"Truck-a-tecture." These "transformable structures for nomad living" are silly, but they’re kinda awesomely silly.
to explore the potentials of mobile living and adaptable architecture, kaneko has organized ‘truck-a-tecture’, which presents four structures at its gallery in omaha, nebraska. various american design studios participated in the event through the conception and realization of each project, including min | day, jones, partners: architecture,office of mobile design, and mark mack architects. the exhibition is intended to generate conversation on current-day trends toward nomadic lifestyles, and offers new perspectives on transformable spaces. the projects utilize various mechanical techniques to provide the itinerant individual, traveling by vehicle, the ability to spread out when temporarily stopped.
truck-a-tecture opened on june 27, 2014, and will be on display until august 23.
4:17 pm • 31 July 2014 • 1 note
The OWASP Top Ten potential IoT security screwups
*Collect the whole set!
The OWASP Internet of Things Top 10 - 2014 is as follows:
• I1 Insecure Web Interface
• I2 Insufficient Authentication/Authorization
• I3 Insecure Network Services
• I4 Lack of Transport Encryption
• I5 Privacy Concerns
• I6 Insecure Cloud Interface
• I7 Insecure Mobile Interface
• I8 Insufficient Security Configurability
• I9 Insecure Software/Firmware
• I10 Poor Physical Security
3:47 pm • 31 July 2014 • 1 note
Vulnerabilities in the IoT gadget scene
Ten of the most popular Internet of Things devices contain an average of 25 security vulnerabilities, many severe, HP researchers have found.
HP’s investigators found 250 vulnerabilities across the Internet of Things (IoT) devices each of which had some form of cloud and remote mobile application component and nine that collected personal user data.
Flaws included the Heartbleed vulnerability, cross site scripting, weak passwords and denial of service.
Some of the unnamed devices contained users’ credit card data, date of birth details and name and address records.
"And with many devices transmitting this information unencrypted on your home network, users are one network misconfiguration away from exposing this data to the world via wireless networks," the company wrote in a report (PDF).
"Cloud services, which we discovered most of these devices use, are also a privacy concern as many companies race to take advantage of the cloud and services it can provide from the internet.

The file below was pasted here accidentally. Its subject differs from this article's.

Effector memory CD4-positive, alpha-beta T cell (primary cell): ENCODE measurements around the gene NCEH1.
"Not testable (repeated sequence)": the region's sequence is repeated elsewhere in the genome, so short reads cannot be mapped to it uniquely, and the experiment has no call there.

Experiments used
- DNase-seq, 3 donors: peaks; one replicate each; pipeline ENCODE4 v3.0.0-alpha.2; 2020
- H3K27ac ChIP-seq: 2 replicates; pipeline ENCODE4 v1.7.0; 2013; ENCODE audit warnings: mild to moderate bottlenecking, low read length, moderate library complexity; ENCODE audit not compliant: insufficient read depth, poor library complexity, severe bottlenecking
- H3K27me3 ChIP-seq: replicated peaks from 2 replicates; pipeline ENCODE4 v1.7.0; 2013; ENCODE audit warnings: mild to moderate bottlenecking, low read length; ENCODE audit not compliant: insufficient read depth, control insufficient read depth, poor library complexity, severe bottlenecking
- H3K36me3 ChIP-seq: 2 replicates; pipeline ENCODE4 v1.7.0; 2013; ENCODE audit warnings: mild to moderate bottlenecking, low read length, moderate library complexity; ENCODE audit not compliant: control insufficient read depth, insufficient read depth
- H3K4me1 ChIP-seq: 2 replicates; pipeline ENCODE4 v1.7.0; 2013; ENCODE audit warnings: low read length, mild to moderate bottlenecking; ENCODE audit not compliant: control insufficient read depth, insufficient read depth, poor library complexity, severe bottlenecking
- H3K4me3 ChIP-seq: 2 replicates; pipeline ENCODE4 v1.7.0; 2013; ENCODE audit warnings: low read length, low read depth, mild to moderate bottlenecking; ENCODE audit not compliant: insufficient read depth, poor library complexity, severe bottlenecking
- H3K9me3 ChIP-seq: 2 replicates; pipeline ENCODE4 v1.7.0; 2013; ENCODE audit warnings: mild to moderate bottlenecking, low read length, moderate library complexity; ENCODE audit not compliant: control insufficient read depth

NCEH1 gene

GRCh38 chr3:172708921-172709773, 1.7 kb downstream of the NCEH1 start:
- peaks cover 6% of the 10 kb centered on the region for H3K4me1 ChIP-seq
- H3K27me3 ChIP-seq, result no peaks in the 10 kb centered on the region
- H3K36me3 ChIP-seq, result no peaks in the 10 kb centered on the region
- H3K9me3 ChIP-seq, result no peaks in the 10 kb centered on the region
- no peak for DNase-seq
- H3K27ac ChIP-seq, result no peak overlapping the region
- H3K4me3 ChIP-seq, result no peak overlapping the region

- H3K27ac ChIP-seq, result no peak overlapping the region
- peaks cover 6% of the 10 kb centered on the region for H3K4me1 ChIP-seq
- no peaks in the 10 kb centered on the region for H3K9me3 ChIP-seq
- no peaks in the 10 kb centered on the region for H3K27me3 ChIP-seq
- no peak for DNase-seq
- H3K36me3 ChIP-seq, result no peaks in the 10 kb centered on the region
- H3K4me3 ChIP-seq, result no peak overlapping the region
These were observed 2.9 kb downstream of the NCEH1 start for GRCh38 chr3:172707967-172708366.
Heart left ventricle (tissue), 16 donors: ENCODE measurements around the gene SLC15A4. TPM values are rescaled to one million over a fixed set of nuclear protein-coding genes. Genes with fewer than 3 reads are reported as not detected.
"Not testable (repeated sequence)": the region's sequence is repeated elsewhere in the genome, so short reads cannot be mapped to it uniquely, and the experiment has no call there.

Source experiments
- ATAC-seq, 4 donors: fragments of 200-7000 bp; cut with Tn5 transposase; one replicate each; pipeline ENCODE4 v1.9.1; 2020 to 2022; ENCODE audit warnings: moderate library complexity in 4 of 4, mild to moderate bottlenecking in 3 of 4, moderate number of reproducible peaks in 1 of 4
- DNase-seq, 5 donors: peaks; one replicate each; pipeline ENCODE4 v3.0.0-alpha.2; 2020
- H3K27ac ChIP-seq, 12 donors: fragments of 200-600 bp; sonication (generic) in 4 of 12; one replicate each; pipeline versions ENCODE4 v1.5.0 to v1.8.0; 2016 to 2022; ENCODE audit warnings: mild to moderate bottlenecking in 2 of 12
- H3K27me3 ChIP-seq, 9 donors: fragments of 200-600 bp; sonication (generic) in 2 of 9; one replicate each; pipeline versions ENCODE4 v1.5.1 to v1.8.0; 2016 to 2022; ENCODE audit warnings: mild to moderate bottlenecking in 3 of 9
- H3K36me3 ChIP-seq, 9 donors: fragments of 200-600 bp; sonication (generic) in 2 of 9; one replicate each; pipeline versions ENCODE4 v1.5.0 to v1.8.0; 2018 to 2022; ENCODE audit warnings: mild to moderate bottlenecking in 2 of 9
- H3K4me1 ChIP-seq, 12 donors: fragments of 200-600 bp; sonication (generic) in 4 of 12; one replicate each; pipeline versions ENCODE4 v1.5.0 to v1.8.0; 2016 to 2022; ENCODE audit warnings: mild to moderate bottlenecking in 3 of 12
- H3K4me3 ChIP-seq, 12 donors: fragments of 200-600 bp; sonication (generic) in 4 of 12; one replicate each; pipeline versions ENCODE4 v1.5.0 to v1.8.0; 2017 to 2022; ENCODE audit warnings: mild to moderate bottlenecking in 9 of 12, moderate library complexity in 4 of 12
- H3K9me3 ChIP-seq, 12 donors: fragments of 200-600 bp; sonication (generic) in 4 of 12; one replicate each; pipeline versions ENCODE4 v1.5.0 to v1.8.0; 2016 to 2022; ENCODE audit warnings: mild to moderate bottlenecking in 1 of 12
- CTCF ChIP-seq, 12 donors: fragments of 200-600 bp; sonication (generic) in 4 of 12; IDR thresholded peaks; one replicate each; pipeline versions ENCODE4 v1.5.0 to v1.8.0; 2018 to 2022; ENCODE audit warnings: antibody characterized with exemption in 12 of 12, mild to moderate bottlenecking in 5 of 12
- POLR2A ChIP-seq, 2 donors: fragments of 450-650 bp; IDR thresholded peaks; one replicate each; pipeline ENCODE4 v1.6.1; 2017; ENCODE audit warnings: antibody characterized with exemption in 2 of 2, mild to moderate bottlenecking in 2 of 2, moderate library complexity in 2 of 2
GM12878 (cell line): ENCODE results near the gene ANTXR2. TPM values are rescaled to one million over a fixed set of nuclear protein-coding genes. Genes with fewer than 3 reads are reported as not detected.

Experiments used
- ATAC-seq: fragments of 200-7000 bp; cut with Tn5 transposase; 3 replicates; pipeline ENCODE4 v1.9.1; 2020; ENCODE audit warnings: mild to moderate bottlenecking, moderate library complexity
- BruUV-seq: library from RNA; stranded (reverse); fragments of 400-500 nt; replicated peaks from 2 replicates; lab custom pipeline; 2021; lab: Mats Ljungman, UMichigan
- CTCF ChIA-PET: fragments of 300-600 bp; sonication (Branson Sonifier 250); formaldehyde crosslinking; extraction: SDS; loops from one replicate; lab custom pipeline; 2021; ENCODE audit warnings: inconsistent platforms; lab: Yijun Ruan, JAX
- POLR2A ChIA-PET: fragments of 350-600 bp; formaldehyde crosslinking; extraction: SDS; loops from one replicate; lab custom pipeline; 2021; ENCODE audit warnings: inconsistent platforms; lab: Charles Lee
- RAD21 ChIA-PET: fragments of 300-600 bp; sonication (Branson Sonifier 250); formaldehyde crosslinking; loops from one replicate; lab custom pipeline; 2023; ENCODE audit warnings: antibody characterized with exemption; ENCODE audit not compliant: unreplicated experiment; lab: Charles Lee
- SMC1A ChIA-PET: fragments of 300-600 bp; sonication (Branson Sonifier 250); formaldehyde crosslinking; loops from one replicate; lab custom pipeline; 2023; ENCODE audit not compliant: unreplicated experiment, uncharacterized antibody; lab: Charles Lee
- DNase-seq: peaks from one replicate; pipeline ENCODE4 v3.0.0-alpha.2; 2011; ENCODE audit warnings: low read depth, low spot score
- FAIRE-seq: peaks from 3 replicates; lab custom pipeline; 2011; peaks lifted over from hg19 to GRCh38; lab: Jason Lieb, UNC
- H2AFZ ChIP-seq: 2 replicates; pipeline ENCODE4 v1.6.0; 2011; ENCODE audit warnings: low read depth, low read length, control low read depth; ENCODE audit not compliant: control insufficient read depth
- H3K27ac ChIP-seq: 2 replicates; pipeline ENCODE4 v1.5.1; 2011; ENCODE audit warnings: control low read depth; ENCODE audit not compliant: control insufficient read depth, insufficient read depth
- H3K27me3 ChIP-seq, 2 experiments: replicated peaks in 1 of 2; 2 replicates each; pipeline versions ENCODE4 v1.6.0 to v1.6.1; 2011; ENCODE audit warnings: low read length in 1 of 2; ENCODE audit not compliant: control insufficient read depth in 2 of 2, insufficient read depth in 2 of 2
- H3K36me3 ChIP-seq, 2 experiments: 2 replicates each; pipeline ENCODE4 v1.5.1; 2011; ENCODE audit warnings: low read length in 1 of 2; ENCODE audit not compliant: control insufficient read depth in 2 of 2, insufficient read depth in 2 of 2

"Do these devices really need to collect this personal information to function properly?"
Most devices accepted the world’s dumbest passwords including 12345 to secure remotely-accessible accounts and did not encrypt connections.
Six of the 10 had bugged web interfaces that contained persistent cross-site scripting, poor session management and weak default credentials and password-reset managers.
The report urges vendors to follow the OWASP Internet of Things Top Ten 2014used to conduct the IoT test.
It recommended all IoT devices undergo a security review covering all components, build according to security standards and apply infosec to all stages of the development lifecycle. ®
3:43 pm • 31 July 2014
*Wireframe furniture made out of, well, wire frames.
What does the chair in your living room look like before it becomes a chair? It looks like a wireframe: a digital skeleton of hidden geometry that only becomes a piece of furniture after it is turned into physical materials like wood, metal, and fabric.
The Wireframe Collection by Taiwan’s Noiz Architects imagines furniture as it would look if it leaped straight from a piece of CADsoftware directly to your living room….
3:30 pm • 31 July 2014 • 1 note
Spectral Fear, Uncertainty and Doubt
*Nothing wrong with our internet-of-things spectrum practices, says Zigbee indignantly. Everything approved, fully-tested and aboveboard.
*But somebody at least saw the money in making that allegation. Wrangle, wrangle, wrangle.
The license-free industrial scientific and medical (ISM) bands have been crucial to the burgeoning market for wireless embedded technology but, as with any resource that is held in common, it is equally crucial that all users of the band act as good citizens. In particular, the designers and implementers of platforms and products must assume that, in the normal case, they will be sharing the RF medium with a variety of other radiators, both intentional and unintentional.
This white paper describes the efforts that the ZigBee Alliance and the IEEE 802.15.4 working groups have undertaken to ensure that ZigBee devices act as good citizens, and describes some experimental results demonstrating that these efforts have been successful.